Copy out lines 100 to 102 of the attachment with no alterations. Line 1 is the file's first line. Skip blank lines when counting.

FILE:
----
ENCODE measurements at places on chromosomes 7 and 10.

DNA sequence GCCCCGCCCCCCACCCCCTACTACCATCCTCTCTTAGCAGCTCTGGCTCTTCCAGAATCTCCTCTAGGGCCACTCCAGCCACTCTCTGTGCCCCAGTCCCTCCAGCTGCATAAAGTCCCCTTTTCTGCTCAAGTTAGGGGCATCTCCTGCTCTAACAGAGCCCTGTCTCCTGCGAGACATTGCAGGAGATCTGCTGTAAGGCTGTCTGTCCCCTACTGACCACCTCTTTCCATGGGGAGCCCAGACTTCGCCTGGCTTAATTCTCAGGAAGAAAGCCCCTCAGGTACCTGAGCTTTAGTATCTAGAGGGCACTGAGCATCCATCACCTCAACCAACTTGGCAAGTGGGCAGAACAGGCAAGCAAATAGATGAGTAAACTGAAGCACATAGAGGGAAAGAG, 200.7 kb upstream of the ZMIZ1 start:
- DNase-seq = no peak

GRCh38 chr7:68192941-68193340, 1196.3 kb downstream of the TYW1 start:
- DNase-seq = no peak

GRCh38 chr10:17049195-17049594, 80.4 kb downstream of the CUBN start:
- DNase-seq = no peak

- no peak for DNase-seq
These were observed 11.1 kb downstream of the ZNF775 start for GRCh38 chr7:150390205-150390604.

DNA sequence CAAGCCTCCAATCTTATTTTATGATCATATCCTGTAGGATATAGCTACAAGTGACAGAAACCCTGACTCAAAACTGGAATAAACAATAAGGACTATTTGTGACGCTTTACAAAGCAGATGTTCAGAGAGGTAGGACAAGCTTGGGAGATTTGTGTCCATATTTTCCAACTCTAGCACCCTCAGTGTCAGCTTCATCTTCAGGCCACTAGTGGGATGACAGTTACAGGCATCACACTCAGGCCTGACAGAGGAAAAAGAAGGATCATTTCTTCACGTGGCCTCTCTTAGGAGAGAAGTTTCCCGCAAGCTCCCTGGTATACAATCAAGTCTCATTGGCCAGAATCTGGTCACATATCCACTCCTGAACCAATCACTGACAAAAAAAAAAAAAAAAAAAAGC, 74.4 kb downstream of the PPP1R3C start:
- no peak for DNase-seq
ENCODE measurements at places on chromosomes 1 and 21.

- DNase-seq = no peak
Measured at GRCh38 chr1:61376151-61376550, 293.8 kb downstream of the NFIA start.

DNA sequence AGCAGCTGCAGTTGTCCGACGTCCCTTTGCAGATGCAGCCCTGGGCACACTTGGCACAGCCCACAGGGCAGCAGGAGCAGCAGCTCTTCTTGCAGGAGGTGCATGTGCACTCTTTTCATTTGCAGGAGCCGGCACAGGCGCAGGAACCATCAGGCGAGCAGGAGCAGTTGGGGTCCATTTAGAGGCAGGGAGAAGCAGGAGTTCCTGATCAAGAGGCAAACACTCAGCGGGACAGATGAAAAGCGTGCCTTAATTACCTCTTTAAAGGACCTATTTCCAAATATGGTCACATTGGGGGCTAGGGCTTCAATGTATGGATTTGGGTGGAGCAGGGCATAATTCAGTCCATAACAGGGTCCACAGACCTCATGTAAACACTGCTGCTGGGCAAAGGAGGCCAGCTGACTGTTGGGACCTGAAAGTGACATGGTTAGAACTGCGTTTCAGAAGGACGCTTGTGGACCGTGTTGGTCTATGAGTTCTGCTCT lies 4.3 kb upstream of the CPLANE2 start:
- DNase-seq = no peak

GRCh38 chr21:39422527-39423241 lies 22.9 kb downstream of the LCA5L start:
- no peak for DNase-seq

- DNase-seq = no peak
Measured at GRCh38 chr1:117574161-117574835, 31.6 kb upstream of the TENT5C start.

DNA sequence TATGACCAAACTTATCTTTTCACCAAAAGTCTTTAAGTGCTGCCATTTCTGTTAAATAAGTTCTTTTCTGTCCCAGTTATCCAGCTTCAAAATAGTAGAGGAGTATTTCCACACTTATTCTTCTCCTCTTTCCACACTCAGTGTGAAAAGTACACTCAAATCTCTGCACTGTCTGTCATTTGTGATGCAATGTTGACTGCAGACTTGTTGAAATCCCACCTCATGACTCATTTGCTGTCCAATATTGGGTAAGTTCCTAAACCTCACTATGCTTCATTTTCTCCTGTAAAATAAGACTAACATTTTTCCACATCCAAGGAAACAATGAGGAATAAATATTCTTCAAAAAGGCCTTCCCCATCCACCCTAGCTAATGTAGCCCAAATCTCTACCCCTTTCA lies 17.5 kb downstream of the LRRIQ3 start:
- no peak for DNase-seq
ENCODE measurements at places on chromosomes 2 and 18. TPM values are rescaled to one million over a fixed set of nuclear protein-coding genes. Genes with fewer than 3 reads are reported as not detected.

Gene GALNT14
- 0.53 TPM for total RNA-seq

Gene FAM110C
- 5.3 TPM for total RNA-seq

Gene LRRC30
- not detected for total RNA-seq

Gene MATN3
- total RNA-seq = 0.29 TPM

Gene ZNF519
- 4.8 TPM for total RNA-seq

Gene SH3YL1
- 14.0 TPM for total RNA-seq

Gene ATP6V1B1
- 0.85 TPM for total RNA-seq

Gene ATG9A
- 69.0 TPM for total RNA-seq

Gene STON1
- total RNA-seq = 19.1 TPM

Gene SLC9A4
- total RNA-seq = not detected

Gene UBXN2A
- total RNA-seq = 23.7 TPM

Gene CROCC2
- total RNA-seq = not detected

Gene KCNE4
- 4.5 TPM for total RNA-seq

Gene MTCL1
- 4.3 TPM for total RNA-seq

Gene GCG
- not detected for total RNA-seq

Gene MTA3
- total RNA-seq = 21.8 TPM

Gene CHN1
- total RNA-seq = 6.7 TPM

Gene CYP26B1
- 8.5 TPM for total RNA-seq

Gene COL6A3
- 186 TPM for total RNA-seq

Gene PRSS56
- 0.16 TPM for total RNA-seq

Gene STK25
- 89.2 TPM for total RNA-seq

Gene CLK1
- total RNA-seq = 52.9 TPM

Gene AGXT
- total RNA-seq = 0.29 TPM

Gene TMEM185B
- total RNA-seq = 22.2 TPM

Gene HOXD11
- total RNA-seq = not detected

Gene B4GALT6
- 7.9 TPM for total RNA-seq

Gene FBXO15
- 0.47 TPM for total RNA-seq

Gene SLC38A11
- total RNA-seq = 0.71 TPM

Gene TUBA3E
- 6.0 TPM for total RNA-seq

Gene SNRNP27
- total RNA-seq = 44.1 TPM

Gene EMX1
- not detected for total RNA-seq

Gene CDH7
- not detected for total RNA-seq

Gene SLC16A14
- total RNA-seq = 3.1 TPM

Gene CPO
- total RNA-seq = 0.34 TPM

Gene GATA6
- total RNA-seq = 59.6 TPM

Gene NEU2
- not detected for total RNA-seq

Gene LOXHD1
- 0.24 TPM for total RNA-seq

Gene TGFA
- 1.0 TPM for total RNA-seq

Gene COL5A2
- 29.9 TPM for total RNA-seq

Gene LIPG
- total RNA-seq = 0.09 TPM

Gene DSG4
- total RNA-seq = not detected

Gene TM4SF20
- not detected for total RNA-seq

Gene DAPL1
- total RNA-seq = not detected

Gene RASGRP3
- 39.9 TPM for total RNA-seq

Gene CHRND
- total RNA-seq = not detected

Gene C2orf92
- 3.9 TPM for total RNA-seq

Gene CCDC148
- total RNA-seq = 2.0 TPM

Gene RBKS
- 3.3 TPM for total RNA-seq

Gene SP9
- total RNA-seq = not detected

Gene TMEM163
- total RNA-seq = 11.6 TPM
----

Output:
Gene COL5A2
- 29.9 TPM for total RNA-seq

Gene LIPG